Short on space and looking to extend upwards in style? Loft extensions are a fantastic way to open up unused space and add value to your home. However, knowing which of the different loft conversions is suitable for your home will likely be determined by your roofline, property style and budget. So to help you make an informed decision, we’ve put together a guide to the different types of loft extension, from a simple roof light to a dormer loft conversion.
Why choose a loft conversion?
Loft conversions are a fantastic way to create additional space without the upheaval of a basement conversion or losing any valuable outdoor space.
Moving home can mean significant expense and upheaval, uprooting from friends, family, schools and work. However, a loft extension creates additional rooms for a growing family or a desirable home office or studio, with space right where you need it. And the added value to your property is a bonus when the time comes to relocate.
In addition, most loft extensions fall under Permitted Development Rights, so you won’t need planning permission. However, you should always consult the professionals before starting your loft conversion.
Best for your budget: roof light loft conversion
If your loft has sufficient space and head height, a roof light conversion is the cheapest way to add an extra room. In addition, most roof light conversions fall under permitted development rights, so you won’t need planning permission. And because you’re not altering the roofline, there’s minimal disruption while the work is carried out.
With additional costs kept to a minimum, you’ll create extra space at a fraction of the cost of moving. And depending on the size of your loft, you can even add value-boosting features like an en-suite bathroom or home office.
Best for space: dormer loft conversion
There are good reasons why dormer loft extensions have become a hugely popular way to add space and value to your home. A dormer loft conversion is slightly more expensive than a roof light extension. Yet the additional floor space and head height you gain is well worth it. In addition, adding a dormer maximises headroom to create a truly versatile space. While most dormer loft conversions are flat-roofed, you can specify a gable roof for a more aesthetically pleasing finish.
Instead of roof lights sitting flush to the roof’s slope, a dormer conversion projects out vertically from the roofline. Adding French windows or bi-folds and a balcony allows natural light to flood your new room. Additionally, your dormer loft conversion can be designed to suit the style of your property, from Victorian terrace to new build. And in most cases, you won’t need to apply for planning permission to create a beautiful and versatile loft extension.
Best for hipped roofs: hip-to-gable loft conversion
If your home has a hipped roof, a hip-to-gable conversion can give you the additional space you crave. Converting the slanted hip of the roof into a standard vertical gable end gives you full headroom with standard-size window openings. Hip-to-gable extensions are often combined with a dormer conversion to maximise the space.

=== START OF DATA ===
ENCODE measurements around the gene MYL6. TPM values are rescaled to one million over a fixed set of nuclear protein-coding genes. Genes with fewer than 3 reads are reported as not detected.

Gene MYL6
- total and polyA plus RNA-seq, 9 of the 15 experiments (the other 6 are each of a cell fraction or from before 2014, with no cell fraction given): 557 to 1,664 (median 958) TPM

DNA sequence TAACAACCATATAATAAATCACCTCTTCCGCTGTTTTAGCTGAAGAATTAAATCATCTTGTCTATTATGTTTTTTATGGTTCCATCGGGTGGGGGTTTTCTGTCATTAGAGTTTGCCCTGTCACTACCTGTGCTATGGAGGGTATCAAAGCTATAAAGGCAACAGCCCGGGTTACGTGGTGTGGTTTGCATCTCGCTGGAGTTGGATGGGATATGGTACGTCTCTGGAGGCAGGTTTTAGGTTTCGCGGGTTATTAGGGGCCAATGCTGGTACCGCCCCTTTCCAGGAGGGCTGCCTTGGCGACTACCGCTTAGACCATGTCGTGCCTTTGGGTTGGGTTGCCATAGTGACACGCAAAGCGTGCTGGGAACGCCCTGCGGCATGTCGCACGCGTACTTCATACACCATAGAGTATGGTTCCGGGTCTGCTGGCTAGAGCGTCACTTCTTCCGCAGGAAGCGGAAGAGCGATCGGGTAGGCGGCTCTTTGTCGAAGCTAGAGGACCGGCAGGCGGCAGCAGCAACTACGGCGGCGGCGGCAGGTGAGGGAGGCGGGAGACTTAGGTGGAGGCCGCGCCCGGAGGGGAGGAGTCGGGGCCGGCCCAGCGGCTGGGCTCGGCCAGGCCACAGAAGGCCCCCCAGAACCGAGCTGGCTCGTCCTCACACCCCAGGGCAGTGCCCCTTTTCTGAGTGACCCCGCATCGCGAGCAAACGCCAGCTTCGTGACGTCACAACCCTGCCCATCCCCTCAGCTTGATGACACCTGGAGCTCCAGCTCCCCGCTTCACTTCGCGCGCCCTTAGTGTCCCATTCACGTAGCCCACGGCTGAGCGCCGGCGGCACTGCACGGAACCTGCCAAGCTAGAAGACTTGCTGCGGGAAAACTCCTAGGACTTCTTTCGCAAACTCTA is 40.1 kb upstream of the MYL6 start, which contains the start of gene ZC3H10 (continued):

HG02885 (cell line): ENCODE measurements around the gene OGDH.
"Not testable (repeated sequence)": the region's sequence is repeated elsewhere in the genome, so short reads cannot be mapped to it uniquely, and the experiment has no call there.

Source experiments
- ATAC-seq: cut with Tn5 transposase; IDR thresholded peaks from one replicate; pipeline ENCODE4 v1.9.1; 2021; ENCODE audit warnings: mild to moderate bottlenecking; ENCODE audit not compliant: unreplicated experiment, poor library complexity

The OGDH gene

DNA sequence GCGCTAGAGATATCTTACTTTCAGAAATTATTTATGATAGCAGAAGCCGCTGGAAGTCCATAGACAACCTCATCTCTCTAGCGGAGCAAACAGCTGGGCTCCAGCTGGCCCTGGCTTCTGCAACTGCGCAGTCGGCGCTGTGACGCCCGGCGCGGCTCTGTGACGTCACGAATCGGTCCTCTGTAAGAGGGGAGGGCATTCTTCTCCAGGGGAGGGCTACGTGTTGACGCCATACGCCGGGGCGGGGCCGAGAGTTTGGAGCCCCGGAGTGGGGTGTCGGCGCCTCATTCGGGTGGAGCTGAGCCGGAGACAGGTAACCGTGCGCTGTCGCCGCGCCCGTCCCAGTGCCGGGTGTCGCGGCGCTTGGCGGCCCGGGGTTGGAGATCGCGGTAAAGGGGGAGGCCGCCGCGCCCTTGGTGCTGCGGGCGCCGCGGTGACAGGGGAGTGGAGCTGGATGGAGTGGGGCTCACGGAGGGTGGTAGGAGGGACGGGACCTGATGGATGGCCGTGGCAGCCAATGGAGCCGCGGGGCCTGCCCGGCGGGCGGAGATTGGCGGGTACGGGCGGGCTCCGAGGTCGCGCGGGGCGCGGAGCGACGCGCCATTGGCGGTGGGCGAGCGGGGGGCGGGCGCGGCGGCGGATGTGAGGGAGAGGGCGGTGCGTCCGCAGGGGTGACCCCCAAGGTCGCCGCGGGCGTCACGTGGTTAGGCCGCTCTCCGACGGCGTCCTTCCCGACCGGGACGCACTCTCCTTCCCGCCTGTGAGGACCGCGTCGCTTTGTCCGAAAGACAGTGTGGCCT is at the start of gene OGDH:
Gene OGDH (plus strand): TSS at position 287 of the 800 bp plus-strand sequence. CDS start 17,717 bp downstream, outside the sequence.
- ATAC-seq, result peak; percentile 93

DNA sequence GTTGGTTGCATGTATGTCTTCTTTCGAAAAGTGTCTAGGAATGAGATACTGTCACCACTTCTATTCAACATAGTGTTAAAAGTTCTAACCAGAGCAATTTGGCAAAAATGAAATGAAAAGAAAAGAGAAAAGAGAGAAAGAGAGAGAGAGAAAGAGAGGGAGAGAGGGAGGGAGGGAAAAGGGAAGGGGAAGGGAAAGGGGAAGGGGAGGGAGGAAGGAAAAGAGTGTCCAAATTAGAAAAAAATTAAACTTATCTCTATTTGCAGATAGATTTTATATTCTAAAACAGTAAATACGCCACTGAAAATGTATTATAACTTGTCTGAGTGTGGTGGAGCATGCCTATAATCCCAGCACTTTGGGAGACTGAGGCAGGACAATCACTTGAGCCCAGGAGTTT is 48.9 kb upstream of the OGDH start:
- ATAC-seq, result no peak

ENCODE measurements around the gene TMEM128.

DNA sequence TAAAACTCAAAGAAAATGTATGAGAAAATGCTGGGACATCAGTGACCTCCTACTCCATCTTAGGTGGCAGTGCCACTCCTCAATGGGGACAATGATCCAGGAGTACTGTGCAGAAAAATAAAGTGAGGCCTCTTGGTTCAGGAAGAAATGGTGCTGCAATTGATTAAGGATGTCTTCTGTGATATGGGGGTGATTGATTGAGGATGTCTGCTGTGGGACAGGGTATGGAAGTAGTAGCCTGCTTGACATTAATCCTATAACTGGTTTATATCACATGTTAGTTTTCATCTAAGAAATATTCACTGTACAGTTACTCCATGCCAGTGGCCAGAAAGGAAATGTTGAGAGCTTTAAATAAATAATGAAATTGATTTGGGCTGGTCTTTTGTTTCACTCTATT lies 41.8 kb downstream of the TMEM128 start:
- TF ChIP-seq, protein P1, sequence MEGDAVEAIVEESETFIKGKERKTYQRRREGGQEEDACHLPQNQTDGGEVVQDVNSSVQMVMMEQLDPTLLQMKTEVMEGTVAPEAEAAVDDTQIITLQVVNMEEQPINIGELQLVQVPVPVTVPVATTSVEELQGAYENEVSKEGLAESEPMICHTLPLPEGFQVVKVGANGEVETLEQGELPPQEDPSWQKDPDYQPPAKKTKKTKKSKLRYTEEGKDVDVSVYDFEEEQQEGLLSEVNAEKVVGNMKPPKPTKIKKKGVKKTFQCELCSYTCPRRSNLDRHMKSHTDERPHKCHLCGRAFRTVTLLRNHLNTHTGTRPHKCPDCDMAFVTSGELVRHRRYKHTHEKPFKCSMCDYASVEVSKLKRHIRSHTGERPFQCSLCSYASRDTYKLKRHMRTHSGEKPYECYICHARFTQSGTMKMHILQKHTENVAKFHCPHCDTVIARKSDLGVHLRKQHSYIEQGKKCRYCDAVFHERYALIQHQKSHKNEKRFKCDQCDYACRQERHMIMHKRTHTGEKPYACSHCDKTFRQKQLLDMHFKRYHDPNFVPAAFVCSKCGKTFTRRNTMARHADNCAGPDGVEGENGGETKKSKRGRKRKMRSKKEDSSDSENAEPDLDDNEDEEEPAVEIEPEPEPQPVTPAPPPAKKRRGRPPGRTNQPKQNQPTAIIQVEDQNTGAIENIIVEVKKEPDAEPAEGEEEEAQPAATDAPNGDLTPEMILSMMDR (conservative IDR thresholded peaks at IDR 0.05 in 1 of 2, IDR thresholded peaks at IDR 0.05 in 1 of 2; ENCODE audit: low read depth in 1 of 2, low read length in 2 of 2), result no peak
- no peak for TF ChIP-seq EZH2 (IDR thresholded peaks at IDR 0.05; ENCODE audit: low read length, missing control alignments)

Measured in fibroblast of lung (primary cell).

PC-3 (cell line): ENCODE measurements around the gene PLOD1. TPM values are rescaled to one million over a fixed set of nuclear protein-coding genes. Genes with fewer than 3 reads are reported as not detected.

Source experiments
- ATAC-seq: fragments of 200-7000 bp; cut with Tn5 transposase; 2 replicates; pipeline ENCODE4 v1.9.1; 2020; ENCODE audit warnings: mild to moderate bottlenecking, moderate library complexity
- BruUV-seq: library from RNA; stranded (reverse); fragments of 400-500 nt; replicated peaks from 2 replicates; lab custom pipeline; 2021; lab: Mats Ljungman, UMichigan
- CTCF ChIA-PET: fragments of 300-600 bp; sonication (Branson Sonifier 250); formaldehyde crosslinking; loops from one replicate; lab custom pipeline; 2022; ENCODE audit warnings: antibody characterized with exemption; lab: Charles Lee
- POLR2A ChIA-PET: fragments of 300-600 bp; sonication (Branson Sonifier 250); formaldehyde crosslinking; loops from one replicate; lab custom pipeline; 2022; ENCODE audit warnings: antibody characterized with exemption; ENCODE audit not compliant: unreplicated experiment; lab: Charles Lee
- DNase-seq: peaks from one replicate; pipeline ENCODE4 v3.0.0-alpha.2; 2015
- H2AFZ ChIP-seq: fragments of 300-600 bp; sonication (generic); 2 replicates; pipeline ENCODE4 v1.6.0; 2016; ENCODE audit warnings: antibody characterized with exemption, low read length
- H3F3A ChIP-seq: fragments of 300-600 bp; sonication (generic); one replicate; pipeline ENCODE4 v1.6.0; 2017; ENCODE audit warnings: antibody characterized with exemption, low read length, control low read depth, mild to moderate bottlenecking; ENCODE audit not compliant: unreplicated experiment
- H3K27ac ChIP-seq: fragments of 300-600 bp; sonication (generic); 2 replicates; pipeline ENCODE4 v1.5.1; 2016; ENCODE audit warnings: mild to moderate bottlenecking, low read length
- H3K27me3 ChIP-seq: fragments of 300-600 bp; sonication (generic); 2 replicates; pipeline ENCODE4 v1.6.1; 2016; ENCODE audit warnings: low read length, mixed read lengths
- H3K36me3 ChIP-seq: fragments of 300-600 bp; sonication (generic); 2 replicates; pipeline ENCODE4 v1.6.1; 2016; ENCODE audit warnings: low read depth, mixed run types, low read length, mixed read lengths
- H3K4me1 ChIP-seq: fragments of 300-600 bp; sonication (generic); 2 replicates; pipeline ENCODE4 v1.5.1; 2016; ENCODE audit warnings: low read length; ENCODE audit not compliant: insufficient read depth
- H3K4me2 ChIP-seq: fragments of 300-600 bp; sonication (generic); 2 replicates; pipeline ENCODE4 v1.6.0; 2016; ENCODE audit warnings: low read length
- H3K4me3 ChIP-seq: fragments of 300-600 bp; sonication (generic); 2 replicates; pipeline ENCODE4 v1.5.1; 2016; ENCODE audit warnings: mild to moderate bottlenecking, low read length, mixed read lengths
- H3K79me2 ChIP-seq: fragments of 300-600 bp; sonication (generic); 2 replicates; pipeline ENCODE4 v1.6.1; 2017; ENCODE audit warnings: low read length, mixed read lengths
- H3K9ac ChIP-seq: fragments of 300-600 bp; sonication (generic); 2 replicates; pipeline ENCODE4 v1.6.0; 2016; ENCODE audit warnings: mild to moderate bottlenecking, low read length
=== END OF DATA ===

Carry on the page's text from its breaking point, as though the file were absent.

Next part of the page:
A hip-to-gable loft conversion is a fantastic way to add versatile and usable space. It’s more affordable than moving house or adding an extension and is a stunning addition to a semi-detached home or bungalow. If you’ve dreamed of a home office or gym, a hip-to-gable extension could be the solution.
Best for a ground floor extension: L-shaped loft conversion
If your home has been extended at the rear of the property, an L-shaped loft conversion is an ideal way to make the most of the additional space on offer. We’ll create two dormer extensions that meet at the corner, creating a substantial L-shaped room or rooms – perfect for use as a master suite with dressing and en-suite bathroom.
Best for big budgets: mansard loft conversion
A mansard loft conversion is a great choice when money is no object. However, by pushing your budget, you gain a fantastic amount of usable space flooded with natural light.
Mansard loft extensions are suitable for all properties and are often seen on terraced homes in London. The entire roof is altered to replace an existing slope with an almost vertical wall, then finished with materials that blend with the original roof and facade. Mansard loft conversions usually run between the two gable ends, adding significant space and value to your property.
This type of loft extension is structurally complex and may require a structural engineer. Plus, in most cases, a mansard loft conversion requires planning permission.
Loft conversions with B&G Lofts
Getting started on your loft conversion couldn’t be easier. At B&G Lofts, we can help you extend into your roof space to create additional rooms that add value and improve your quality of life. To start planning your loft extension, contact the B&G Lofts team today.